We were having our Sunday morning coffee in bed this morning when my husband received the call that confirmed the passing of James Mancham. After informing me of the news, he kept his eyes on me and said, ‘you’re not about to cry are you?’ ‘Of course not!’ I almost shouted as tears filled my eyes. We all know that trying to not cry makes the tears come a hell of a lot faster, which is exactly what happened in this case.
‘I am not crying for him,’ I confessed.
‘I know,’ he told me sympathetically.
By ‘I know’ he meant he knew that the tears were for my father. For the longest time since my father passed away, hearing the name ‘James Mancham’ has been one of the many things which have triggered off memories of him though today was the first time it made me cry.
Shortly after the coup d’etat in 1977 in which the newly elected James Mancham was overthrown as President of the new Republic of Seychelles, his mother, Mrs Evelyne Mancham, went to visit him in the UK. Upon her return back home (to Glacis specifically where he lived then and where he died today), she crossed the fence over to her neighbour’s house to say hello and to inform him of “Jimmy’s” news, as he was affectionately called by those who knew him. In her hand was a bottle of whisky, her neighbour’s favourite drink which was her gift to him, as many of us commonly did and still do after our travels. Later on that day, a police truck rocked up at this neighbour’s house, handcuffed him and took him down to the Victoria Police Station to be interrogated. That neighbour was my father and because he lived next to the Mancham’s residence at Glacis and happened to be a friendly neighbour, he paid dearly.
My analysis of this incident, almost four decades after it happened, confuses me. You see, my father was an uneducated man. He was a Pointe Aux Sels boy, one of seven children born in a dirt poor family in 1916 (yes, officially over 100 years ago today). When, in this day and age we talk about ‘lekol anba pye koko’, for my father that was not a joke. That was where he learned to write his name and read French. I believe the equivalent of primary two was as far as he got in his ‘anba pye koko’ education. He joined the army and served in World War 2 before buying a piece of land at Glacis from the money he had saved up while in service and physically built a few houses and a shop thereafter on his new acquired land. His neighbours were the well-to-do Mancham family and the elders (James Mancham’s parents) took a liking to him. I know this because aside from never failing to speak warmly of them over the years, my first jewellery (a gold necklace with a ‘bell’ pendant along with a bracelet) at the age of two were gifts from Mrs Mancham. I have no recollection of her whatsoever but I am guessing she must have been very fond of him. While running a shop obviously improved my father’s math abilities over the years, I failed to see what kind of threat he could have possibly been to this country that it was deemed necessary to arrest him and beat him. My guess is that no lead could ever be ignored at the time. Still, it left a scar, one that my father carried (sometimes quietly and when a drink or two came into play, a little louder) until the day he died in 2001.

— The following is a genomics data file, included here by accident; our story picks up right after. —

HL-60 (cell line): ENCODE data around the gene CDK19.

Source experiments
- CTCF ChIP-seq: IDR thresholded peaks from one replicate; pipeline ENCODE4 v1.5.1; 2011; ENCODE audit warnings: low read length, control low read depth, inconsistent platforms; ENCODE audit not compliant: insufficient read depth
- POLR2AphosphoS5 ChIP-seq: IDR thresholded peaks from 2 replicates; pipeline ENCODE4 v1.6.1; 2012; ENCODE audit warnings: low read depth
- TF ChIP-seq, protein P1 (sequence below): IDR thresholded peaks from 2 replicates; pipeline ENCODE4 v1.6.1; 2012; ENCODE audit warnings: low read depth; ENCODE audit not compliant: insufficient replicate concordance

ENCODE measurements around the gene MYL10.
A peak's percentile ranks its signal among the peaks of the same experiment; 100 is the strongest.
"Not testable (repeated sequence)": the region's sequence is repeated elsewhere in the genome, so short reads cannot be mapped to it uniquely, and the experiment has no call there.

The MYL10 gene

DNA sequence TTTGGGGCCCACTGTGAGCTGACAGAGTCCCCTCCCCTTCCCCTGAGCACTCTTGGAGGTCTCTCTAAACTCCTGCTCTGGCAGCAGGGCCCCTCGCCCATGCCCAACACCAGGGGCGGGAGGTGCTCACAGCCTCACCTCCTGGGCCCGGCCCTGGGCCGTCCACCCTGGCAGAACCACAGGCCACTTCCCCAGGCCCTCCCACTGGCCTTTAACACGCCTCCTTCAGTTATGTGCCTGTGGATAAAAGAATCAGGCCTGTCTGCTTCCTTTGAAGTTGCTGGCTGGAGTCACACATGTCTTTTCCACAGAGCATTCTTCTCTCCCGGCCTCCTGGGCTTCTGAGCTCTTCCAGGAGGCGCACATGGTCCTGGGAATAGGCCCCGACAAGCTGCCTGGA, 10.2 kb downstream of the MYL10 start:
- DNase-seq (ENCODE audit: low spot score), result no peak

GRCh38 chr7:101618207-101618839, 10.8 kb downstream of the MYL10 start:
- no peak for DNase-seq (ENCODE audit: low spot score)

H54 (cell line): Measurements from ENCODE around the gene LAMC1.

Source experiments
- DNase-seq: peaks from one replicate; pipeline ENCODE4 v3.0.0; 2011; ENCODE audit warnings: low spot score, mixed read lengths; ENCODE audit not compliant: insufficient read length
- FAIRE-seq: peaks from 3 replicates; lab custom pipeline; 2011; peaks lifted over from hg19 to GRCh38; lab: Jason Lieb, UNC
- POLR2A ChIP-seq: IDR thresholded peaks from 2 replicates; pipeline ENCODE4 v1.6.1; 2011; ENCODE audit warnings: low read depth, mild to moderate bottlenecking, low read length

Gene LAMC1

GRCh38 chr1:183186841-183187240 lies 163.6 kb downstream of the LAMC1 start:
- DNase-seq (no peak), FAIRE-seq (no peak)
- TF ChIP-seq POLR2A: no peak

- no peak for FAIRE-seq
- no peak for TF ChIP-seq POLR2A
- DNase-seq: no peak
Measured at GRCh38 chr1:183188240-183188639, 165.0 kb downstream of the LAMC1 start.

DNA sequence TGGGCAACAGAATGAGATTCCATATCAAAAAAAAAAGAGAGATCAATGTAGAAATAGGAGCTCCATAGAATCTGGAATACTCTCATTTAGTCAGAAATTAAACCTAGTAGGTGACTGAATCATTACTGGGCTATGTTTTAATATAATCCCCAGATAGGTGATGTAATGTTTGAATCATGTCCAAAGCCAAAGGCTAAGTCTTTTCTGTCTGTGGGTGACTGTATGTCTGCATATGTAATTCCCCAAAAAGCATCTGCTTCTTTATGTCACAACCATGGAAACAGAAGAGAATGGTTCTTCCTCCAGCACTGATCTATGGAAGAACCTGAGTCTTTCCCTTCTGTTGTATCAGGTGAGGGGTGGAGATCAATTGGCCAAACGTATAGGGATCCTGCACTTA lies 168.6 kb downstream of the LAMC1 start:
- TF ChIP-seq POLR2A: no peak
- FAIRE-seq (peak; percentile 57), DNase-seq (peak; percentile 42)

So, in my eyes, James Mancham was more than just the first President of the Republic of Seychelles (fact) and its founding father (debatable). In his name and on his behalf, I know that so many people endured so much. What my father went through for a few hours, I know is nothing compared to so many others. Regardless of what I may feel about how things have transpired over the years, today, he is to me a man who has inspired many and instilled a strong desire for a better Seychelles in so many of us Seychellois.
If heaven exists and reunions amongst lost souls are not a myth, then today my father is no doubt rejoicing in seeing his ‘Jimmy’.
Photo: The only photo I have of my father infront of his shop at Glacis, which was (and still is) next to the Mancham’s property.